Type 2 diabetes is the most common type of diabetes in the UK, and is a condition in which there is too much sugar in the blood.
People with the condition can take medication to control it, but it’s also essential to ensure a healthy lifestyle and follow a balanced diet.
It’s important to keep diabetes under control, as if left untreated it can lead to health complications involving the heart, nerves, feet, eyes and kidneys.
Contrary to what many people think, having diabetes doesn’t mean you can’t consume any sugar at all, but it is important to cut down on it.
According to diabetes.co.uk, one popular drink which people with the condition may want to avoid is fruit juice.
While fruit is an essential part of a balanced diet, and fruit juice can contribute to your five-a-day, it is also high in sugar.
“Fruit juice contains a large amount of sugar which raises blood sugar levels very quickly,” said diabetes.co.uk.
“Therefore, people with diabetes are usually best to avoid drinking fruit juice.”
Adults in the UK are advised to consume no more than 30g of sugar a day, and half a pint of fruit juice contains more than this.
Once fruit is blended into juice, much of the fibre found in the fruit is also lost, removing an important element of a balanced diet.
In addition, fruit juice contains more calories than the whole fruit, which can also increase the risk of developing diabetes-related complications.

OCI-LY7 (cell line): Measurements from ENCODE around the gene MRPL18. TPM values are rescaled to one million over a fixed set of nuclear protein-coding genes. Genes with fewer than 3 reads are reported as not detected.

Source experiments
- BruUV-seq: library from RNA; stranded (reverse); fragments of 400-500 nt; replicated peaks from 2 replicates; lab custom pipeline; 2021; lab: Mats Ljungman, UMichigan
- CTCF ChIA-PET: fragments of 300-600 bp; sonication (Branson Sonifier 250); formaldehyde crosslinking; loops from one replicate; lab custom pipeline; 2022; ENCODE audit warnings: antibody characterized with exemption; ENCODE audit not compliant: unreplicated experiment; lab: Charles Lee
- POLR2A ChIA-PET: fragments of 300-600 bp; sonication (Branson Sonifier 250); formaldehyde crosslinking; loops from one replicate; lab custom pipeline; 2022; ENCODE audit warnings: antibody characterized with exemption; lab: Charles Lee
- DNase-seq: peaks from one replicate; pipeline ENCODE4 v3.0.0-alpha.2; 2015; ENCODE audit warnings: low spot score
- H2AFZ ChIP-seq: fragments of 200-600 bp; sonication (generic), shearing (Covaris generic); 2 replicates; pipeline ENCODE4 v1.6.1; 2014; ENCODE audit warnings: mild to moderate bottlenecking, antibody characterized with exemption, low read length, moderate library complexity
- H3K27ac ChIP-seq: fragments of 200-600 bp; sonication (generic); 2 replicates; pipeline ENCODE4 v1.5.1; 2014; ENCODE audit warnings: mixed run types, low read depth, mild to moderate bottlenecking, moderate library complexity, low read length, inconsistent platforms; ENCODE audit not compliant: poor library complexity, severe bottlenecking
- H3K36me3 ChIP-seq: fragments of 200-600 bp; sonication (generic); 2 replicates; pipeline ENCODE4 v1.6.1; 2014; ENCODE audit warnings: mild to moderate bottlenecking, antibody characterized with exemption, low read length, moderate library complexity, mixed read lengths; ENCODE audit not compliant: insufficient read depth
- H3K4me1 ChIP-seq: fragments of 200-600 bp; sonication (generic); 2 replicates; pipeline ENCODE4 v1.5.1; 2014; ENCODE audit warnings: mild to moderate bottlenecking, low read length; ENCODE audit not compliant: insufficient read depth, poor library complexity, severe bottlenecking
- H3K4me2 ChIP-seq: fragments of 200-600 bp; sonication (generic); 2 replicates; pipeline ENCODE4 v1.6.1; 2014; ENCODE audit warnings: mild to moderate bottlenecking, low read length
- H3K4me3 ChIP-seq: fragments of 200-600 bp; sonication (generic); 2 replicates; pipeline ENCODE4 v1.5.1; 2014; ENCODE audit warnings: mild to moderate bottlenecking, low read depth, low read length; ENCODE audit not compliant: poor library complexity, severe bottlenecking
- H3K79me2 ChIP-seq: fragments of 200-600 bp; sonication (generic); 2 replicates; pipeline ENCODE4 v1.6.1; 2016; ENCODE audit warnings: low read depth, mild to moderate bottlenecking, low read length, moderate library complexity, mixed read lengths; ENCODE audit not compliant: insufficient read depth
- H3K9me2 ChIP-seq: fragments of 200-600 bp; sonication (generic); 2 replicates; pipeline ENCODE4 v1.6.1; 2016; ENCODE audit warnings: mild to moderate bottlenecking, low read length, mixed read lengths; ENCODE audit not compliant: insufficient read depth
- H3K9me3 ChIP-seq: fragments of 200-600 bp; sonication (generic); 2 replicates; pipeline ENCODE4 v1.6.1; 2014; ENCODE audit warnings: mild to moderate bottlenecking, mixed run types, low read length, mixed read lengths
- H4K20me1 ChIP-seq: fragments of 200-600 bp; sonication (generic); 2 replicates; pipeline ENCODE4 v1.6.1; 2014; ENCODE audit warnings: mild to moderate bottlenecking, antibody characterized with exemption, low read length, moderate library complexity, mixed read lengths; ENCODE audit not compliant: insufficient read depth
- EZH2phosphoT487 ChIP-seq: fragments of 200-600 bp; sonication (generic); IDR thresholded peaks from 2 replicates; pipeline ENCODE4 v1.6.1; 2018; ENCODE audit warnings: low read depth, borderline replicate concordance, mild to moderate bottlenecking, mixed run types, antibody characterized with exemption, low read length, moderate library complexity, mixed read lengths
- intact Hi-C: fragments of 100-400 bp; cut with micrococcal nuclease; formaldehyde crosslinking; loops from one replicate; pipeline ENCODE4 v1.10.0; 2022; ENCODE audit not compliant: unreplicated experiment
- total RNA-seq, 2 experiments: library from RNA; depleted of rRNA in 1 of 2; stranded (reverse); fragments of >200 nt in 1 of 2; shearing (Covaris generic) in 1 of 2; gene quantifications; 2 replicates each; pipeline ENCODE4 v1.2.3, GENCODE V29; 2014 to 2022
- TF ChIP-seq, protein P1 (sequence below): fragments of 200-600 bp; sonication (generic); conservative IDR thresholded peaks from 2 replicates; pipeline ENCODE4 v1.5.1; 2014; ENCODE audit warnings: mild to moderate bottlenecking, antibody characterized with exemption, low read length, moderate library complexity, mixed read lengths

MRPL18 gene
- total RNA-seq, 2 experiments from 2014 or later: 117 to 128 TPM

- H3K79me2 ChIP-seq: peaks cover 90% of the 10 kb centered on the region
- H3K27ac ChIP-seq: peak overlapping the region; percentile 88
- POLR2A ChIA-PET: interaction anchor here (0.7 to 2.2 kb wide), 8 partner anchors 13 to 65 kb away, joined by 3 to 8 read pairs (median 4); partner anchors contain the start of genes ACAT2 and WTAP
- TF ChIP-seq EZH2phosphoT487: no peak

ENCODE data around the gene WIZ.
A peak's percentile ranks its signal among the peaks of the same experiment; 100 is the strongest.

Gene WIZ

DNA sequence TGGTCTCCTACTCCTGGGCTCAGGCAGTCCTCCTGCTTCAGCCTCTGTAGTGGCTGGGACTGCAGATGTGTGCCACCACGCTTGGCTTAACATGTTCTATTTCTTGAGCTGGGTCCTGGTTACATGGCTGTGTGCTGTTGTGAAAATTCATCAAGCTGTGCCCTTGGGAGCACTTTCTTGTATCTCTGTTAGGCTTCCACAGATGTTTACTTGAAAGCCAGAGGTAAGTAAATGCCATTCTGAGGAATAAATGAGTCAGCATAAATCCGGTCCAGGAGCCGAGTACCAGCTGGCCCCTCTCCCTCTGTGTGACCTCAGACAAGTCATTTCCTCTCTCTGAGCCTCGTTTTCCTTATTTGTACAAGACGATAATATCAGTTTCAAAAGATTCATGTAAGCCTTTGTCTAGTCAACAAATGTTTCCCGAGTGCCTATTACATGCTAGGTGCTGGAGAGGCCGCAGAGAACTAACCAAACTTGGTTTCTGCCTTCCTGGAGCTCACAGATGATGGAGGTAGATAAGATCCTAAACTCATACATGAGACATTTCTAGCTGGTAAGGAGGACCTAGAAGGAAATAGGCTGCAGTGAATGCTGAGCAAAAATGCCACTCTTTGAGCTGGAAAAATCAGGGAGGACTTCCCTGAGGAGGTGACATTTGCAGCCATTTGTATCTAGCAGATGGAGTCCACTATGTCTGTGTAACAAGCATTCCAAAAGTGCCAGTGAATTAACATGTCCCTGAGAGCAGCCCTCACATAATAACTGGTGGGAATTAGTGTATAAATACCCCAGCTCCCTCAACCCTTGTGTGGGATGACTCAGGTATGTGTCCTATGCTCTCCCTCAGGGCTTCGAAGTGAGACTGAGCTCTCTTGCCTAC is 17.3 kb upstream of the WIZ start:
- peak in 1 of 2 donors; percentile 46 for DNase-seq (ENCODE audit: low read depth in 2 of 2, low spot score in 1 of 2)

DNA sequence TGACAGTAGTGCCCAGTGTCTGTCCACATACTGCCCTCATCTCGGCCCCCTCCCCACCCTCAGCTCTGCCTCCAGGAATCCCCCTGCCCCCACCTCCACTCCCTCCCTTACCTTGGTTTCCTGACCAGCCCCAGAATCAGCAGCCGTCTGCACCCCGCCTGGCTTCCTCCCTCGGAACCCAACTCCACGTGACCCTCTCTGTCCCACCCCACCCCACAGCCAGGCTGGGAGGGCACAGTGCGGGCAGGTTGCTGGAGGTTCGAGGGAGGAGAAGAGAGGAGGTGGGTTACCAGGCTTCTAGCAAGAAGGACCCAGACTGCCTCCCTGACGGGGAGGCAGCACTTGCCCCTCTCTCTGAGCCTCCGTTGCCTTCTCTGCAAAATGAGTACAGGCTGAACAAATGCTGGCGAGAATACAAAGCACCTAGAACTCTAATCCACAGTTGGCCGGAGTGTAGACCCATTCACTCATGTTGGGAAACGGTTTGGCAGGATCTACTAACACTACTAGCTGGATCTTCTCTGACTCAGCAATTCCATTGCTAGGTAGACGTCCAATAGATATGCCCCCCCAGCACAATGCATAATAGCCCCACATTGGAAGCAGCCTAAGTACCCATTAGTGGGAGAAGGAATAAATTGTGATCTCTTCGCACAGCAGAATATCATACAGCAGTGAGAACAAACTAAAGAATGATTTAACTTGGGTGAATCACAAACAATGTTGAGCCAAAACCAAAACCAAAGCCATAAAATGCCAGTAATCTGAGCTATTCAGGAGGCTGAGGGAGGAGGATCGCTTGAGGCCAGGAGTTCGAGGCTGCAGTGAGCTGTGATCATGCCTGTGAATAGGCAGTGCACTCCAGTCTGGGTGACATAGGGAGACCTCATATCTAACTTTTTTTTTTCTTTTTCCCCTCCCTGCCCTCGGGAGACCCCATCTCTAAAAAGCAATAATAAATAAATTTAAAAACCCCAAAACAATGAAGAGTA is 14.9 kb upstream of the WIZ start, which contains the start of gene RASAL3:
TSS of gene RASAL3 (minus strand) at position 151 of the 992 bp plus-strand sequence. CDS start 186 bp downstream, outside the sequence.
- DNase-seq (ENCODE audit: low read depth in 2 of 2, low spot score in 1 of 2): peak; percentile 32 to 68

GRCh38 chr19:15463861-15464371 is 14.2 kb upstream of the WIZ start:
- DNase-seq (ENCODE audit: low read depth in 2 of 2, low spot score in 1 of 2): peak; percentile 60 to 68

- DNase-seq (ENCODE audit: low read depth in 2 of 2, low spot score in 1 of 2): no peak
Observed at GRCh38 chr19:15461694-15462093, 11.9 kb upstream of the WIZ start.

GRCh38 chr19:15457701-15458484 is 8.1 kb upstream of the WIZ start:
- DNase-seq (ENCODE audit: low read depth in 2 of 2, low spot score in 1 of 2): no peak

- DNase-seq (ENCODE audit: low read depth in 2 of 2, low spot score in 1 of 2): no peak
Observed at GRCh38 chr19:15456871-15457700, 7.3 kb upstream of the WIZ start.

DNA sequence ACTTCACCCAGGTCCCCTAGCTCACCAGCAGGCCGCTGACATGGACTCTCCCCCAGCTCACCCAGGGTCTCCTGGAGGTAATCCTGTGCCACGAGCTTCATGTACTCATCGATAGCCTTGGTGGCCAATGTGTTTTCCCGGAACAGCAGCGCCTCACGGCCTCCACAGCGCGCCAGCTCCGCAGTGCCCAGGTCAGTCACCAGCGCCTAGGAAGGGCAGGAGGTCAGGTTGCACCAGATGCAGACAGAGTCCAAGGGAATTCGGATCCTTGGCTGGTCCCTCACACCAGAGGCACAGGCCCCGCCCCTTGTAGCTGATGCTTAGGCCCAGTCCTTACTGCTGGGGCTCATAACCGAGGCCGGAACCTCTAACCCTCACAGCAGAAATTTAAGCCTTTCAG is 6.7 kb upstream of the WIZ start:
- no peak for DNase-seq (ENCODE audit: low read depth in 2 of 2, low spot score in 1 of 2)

A 250ml glass of unsweetened orange juice typically contains around 100 calories, versus 60 calories in an actual orange.
Health experts therefore advise eating the whole fruit rather than fruit juice.
According to diabetes.co.uk, recent research also suggests regular consumption of fruit juice may increase the risk of developing type 2 diabetes in the first place.
This is because fructose – the sugar found in fruit juice – can cause problems for the liver if too much is consumed.
If the liver is overwhelmed with fructose, it can lead to type 2 diabetes as well as non-alcoholic fatty liver disease.
On the glycaemic index, orange juice falls between 66 and 76 on a scale of 100, making it a high GI drink.
The glycaemic index is used to reflect the impact of certain foods on blood sugar levels.
“GI foods and drinks are best avoided by people with diabetes under most circumstances,” said diabetes.co.uk.
Fruit juice is a good source of nutrients and vitamins, but health professionals advise sourcing these from whole fruits or vegetables.